Molecular approaches to discover marine natural products anticancer leads-An update from a drug discovery group collaboration

Author(s): Crews P, Gewick WH, Schmitz FJ, France D, Bair KW, et al.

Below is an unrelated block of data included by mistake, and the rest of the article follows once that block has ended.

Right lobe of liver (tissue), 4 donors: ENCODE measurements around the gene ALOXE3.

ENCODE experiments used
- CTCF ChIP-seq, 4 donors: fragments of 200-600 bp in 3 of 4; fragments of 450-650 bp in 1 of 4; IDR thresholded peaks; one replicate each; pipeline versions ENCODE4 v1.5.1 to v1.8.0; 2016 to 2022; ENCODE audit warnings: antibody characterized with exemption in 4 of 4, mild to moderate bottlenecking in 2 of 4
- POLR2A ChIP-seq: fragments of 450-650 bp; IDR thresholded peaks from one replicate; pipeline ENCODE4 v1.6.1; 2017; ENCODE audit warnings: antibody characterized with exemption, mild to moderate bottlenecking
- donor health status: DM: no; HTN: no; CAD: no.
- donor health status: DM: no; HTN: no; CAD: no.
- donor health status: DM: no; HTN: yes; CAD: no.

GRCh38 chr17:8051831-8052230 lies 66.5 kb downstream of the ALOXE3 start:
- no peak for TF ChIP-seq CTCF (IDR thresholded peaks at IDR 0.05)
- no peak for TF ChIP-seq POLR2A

This paper outlines the results of a collaborative program begun in 1990 under the NIH National Cooperative Drug Discovery Group (NCDDG) program. It involves the unified research of a multi-institutional group from both academic and corporate laboratories. Our working hypothesis is that targets identified through basic molecular and cell biology studies are relevant for the treatment of human cancers. Thus, a broad range of primary biochemical assays have guided the examination of extracts obtained from marine organisms (both collected and cultured) and purified marine natural products. The goal is to discover small molecules effective against these biological targets. An ever-changing panel of assays focus on a number of cancer relevant targets associated with the cell cycle, signal transduction, angiogenesis or apoptosis. A massive library of materials has been assembled for evaluation in the screens and it consists of more than 900 compounds and 16,000 extracts. We believe that these samples have enormous potential for chemodiveristy and progress to date supports this contention. The first part of the paper focuses on highlights from the period 1995–1999. The two most important developments were that the bengamide and the psammaplin families provided important insights leading to the development of two compounds, LAF-389 and NVP-LAQ824. These were both advanced to Phase I anti-cancer clinical trials. A sampling of recent discoveries, including current leads in development is also discussed. Attention then turns to new technologies and strategies aimed at shortening the time interval from an initial lead candidate discovery to assessment of its future therapeutic potential.

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